Analysis: This chapter is partially anticlimactic following the previous chapter where John cries, "I claim them all," thus demanding the right to anything which would make him unhappy. Thus this chapter deals more with the interplay of solitude and society, sensuality and religion. John goes off on his own to recapture everything which the Utopian society has gotten rid of: namely religion, love, remembrance, pain, and abstinence.
The deluge of people who come to watch John beat himself with the whip marks the last chance John has to join the Utopian world. Lenina's arrival spurs him into a rage because in his mind she epitomizes everything evil about her world. She represents a sensual being who manages to come between John and his mother, she defiles his abstinence, and she makes him forget his religion. Thus when John sees Lenina he furiously is inspired to attack her.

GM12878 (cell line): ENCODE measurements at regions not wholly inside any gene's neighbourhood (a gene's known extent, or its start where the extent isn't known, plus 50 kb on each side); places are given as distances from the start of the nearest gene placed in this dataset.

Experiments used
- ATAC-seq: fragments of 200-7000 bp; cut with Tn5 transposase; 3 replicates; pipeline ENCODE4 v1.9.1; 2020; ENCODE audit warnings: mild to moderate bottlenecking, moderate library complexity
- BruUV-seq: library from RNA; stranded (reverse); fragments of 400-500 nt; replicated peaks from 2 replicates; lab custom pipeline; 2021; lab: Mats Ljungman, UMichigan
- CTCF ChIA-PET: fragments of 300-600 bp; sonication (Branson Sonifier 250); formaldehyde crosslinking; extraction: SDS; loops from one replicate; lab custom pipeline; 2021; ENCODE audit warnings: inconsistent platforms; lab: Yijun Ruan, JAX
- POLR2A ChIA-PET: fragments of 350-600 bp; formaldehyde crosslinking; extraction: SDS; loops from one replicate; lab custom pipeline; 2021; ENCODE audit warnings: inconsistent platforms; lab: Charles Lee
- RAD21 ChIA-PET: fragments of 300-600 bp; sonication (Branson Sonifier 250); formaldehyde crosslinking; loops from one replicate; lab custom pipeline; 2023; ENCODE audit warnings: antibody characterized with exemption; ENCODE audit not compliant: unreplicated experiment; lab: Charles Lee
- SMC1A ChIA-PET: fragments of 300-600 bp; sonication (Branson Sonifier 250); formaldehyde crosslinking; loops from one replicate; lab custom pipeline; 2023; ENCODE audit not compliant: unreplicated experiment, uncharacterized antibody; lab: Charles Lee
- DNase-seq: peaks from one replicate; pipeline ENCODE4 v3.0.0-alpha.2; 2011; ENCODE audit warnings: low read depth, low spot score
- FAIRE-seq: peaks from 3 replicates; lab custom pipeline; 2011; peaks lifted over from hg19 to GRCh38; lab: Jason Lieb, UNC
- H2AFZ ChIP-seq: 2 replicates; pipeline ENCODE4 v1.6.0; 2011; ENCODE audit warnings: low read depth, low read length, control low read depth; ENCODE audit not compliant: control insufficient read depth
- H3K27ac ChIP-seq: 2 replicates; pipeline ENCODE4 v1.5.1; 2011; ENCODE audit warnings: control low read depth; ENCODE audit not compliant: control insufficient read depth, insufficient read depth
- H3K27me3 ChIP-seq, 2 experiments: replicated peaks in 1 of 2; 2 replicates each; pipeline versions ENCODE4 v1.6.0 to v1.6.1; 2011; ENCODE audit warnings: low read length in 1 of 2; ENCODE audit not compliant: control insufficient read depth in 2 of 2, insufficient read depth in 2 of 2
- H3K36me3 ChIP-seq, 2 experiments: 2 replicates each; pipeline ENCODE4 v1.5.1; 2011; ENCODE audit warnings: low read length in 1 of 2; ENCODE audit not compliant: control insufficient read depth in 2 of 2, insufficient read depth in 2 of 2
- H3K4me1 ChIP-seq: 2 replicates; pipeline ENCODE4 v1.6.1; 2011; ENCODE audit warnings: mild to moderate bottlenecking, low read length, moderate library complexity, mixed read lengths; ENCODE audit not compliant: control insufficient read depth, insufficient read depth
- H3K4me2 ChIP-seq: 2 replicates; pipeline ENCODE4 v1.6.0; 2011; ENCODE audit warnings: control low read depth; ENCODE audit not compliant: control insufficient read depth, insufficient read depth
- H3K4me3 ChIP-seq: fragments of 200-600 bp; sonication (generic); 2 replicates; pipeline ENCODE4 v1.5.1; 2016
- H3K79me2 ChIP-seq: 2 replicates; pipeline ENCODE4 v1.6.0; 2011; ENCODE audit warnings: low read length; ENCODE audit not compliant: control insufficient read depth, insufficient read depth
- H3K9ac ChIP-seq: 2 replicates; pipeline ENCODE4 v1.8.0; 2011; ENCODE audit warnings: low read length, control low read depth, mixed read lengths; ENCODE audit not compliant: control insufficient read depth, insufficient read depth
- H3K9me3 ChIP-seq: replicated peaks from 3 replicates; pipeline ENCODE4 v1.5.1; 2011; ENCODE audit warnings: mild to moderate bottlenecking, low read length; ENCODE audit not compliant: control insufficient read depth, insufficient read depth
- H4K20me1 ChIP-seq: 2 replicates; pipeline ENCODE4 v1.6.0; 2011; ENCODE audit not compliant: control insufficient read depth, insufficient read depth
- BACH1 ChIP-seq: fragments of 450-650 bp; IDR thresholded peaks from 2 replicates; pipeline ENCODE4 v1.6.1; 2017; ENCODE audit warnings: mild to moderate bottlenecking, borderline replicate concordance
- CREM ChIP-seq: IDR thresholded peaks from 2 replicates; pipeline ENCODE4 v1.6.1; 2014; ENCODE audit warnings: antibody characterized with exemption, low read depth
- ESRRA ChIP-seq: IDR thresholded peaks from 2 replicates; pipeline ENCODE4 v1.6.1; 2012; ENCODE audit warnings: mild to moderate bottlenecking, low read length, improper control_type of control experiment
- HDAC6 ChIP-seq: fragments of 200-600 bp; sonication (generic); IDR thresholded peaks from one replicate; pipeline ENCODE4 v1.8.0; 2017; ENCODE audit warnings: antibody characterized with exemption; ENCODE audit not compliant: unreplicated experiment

The ending is different than the reader would expect. The crowd makes a sadomasochistic transformation from demanding to see pain to demanding sexual gratification. Thus the cry of "Orgy-porgy" is taken up and the people start to dance with each other. The cry is likened by Huxley to the beat of the Indian music. Thus it can be inferred that at some point John is overcome by the crowd and joins in.
Joining the crowd marks John's sacrifice of his last remnants of individualism. He goes from being one man standing alone against a mob of Utopians to becoming a member of that crowd. This sacrifice turns out to be too much for John, and so he is found the next evening hanging from the archway.
Why Mustapha decides to keep John as part of an ongoing experiment is obscure. After all, he is willing to send other misfits within the society like Helmholtz and Bernard to an island. There is therefore no logical reason to make John stay. A possibility is that Mustapha views John as a kindred spirit via the Shakespeare that they have both read. His reason for keeping John is that he wants to...